The young man mouthed a few words from whatever he was reading, shook his head and flipped back a few pages. The way he clenched his jaw as he read over… whatever it was… made John smile. He touched his own face instinctively. That's my son, he thought.

Most of his features were human, but David was unmistakably Minbari – his bone crest jutted out the back of his head, three distinct points appearing like a crown amid light brown hair. And his eyes were his mother's. But his body build was John's – a soldier's body, strong and muscled, with broad shoulders and a sharp jaw.

Maybe today, he thought. Maybe I'll give that nudge today.

On this thought, John cleared his throat and entered the room. "Good morning."

David looked up. "Dad." He smiled and set aside the book. His smile, too, was his mother's – sincere, loving, honest.

"You're up early." John crossed the room to join his son at the table, but he didn't sit down. "What are you working on?"

David flipped over the book so that his father could see the cover. "Figured I'd brush up on my Drazi," he offered.

John nodded. "Ah." David had learned all he could from the Anla'shok instructors in Tuzanor without being taken out on a full-fledged mission. When he left in a few days, it would be for a mission in Drazi space that would keep him there for the equivalent of four earth months. John clapped a hand on David's shoulder before he sat down in the chair opposite his son. "Interesting language, isn't it?"

"Easier than English or Minbari though," David replied.

"It definitely is at that." John agreed. "One of the many reasons you shouldn't worry so much. I've conversed with you in Drazi, and you can hold your own. And you've… you've been to the Drazi homeworld, so you know it's hot, crowded, and dry; the rooms are small and the people are militant; and you know to steer clear of anything with the word Bor'kaan in its name. …How long have you been at this, anyhow?"

David glanced at the clock. "Couple hours."

"Couple ho—" John shook his head and took the book from the young man. "Look. I wanted to spend the day with you anyway. I've got some… things I want to talk to you about before you go. Let me get dressed, and then we are going out for a walk, hmm?" John gave his son a pointed look and left the room, still clutching the book.

Delenn was just rousing as John entered the bedroom. He shoved the book into a random drawer in his nightstand and leaned over to kiss his wife. "Good morning," he said with a smile.

"And to you." She was smiling as well, seeming to have forgotten their early-morning sleep disturbance and the verbal tap dance that might have been an argument. She watched as he hurriedly dressed – not in the robes of Ranger One, but in traditional human clothing. "Where are you going?"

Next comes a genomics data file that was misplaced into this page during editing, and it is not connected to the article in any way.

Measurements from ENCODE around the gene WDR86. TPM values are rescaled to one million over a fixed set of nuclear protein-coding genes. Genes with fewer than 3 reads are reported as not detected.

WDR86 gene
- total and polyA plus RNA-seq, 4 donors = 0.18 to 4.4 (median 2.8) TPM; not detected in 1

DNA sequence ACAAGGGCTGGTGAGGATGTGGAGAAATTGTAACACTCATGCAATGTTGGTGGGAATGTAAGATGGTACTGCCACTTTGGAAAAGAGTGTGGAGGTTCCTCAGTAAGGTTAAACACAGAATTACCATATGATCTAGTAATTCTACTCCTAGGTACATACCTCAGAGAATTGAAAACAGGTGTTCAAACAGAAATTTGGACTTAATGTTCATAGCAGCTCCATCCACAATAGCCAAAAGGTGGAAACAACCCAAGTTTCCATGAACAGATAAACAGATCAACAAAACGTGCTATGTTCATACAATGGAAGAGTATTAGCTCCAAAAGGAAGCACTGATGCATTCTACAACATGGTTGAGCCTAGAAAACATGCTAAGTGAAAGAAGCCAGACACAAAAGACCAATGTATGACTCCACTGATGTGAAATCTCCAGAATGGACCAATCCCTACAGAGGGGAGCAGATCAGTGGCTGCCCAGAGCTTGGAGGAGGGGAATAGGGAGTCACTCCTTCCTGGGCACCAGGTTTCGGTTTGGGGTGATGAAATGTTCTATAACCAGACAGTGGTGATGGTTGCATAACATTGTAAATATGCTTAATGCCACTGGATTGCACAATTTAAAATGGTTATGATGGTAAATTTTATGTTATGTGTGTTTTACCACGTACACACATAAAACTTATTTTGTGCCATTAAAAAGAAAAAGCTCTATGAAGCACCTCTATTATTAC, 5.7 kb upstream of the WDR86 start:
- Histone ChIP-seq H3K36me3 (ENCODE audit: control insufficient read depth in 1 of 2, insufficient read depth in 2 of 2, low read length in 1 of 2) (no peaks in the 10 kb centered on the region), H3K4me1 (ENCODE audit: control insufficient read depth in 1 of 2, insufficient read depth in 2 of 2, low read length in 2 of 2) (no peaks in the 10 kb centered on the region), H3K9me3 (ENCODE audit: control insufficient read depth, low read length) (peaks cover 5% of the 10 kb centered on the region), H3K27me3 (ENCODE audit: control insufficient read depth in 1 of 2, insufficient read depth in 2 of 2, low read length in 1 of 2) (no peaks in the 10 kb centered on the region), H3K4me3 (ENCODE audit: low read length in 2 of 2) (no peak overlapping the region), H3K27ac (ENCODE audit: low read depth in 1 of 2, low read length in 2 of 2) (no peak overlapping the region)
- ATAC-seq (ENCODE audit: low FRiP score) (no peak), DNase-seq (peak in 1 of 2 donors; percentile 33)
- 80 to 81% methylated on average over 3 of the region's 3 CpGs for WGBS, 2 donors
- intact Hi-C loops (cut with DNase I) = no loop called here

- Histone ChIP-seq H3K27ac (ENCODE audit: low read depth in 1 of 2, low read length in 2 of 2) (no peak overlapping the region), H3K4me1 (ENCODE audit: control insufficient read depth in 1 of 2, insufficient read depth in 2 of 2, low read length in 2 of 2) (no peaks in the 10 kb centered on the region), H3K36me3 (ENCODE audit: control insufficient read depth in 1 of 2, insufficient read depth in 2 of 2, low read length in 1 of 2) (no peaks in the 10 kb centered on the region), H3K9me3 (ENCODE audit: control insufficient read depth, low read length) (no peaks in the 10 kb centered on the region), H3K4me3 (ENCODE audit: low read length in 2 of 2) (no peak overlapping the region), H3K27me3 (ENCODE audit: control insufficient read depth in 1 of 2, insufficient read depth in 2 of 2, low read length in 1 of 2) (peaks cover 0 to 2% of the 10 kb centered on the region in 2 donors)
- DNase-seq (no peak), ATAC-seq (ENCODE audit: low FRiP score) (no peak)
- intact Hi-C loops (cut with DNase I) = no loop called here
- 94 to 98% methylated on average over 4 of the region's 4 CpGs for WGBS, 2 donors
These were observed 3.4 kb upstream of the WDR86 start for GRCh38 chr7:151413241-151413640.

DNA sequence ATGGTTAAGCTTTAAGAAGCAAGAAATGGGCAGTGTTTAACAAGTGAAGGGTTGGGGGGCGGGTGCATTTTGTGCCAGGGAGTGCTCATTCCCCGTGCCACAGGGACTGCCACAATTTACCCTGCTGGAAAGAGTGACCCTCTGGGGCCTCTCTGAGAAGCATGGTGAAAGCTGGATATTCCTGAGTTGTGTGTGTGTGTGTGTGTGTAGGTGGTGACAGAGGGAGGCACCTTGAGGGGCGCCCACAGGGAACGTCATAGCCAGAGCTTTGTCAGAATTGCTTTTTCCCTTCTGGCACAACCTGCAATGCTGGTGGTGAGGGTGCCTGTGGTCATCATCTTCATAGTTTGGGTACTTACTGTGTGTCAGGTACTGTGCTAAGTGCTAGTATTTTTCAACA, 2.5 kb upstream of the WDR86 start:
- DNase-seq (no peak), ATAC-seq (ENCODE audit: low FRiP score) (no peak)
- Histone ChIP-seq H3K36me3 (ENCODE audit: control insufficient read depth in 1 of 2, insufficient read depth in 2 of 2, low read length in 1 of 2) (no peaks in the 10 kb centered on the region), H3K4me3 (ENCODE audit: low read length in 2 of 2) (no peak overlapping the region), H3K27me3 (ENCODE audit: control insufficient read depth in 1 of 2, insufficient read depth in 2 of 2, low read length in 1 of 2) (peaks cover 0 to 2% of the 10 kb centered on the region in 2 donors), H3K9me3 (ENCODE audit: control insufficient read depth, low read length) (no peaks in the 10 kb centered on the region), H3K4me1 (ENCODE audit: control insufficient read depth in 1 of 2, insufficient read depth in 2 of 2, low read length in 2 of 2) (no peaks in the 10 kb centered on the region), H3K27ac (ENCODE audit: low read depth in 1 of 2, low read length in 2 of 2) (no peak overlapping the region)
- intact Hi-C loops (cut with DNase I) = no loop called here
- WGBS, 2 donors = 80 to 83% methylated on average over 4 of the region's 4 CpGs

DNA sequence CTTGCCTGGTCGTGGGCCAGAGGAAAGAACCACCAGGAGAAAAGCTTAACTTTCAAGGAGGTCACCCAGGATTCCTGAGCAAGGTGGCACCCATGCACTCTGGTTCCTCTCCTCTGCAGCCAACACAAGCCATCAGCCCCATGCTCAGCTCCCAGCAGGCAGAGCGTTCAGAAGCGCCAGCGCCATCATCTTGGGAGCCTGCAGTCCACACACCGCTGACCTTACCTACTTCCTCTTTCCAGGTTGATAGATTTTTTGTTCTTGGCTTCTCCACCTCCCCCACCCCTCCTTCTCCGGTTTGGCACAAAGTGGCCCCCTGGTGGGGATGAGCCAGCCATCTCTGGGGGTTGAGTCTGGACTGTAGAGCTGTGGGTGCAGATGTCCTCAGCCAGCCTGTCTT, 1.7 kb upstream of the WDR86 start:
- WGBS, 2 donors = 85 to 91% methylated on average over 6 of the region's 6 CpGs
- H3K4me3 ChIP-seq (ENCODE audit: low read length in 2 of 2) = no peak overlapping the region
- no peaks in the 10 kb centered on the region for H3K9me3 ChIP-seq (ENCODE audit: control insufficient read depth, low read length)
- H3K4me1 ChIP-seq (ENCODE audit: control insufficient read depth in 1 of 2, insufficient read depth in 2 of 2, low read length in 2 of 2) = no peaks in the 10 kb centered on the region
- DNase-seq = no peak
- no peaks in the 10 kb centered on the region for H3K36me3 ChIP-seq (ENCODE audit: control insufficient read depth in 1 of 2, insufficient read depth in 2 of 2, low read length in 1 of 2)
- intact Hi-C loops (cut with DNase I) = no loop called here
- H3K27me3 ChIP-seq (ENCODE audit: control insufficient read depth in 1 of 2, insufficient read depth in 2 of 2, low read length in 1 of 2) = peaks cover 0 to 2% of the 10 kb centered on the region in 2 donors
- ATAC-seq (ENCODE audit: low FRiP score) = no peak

"David and I are going out for a walk. I found him awake and studying this –" he pulled out the Drazi dictionary and handed it to Delenn – "Already this morning, and he said he's been up for at least two hours."

Her brow creased in her familiar look of concern as she regarded the book. "He is pushing himself too hard."

"And that is exactly why I am taking him out of the house. I… had some things I wanted to talk to him about anyway." He sighed and sat back on the edge of the bed for a moment before pulling on a shirt. "This may be the… last time I get to see him, and we have some unfinished business."

She reached out and ran her hand over his strong back – weathered by time and circumstance, but still she remembered every vertebrae, every scar, every tiny imperfection. "What kind of unfinished business, John?"

He stood again and pulled the shirt on, then buttoned it to the top. "I think it's better you don't know for now." He kissed her again lightly and offered a small smile. "We'll be back in a few hours." And he turned and exited the room before he could take into account Delenn's expression.

7:45 a.m.

"So."

John kept his eyes straight ahead as he walked beside his son through the gardens outside Interstellar Alliance Headquarters. "So."

Silence. David frowned. "You said you wanted to spend the day with me. I didn't realize you meant we'd spend it without speaking to one another."

John still did not respond, and David said nothing further. They walked in silence for another five minutes.

"First things first!" John pronounced loudly at last, and it jolted David so that he stumbled a bit in his step. John smiled at this. "First things first," he repeated in a regular, conversational tone, and now he stopped walking and turned to face his son. "Always be prepared, even when things seem quiet."

"Be prepared for what?"

"Exactly." John started walking again, not waiting for David to do the same. He again smiled as his son jogged back up beside him a few moments later. "Second. Your Drazi is fine. Don't go in there feeling like you have something to prove because of who you are."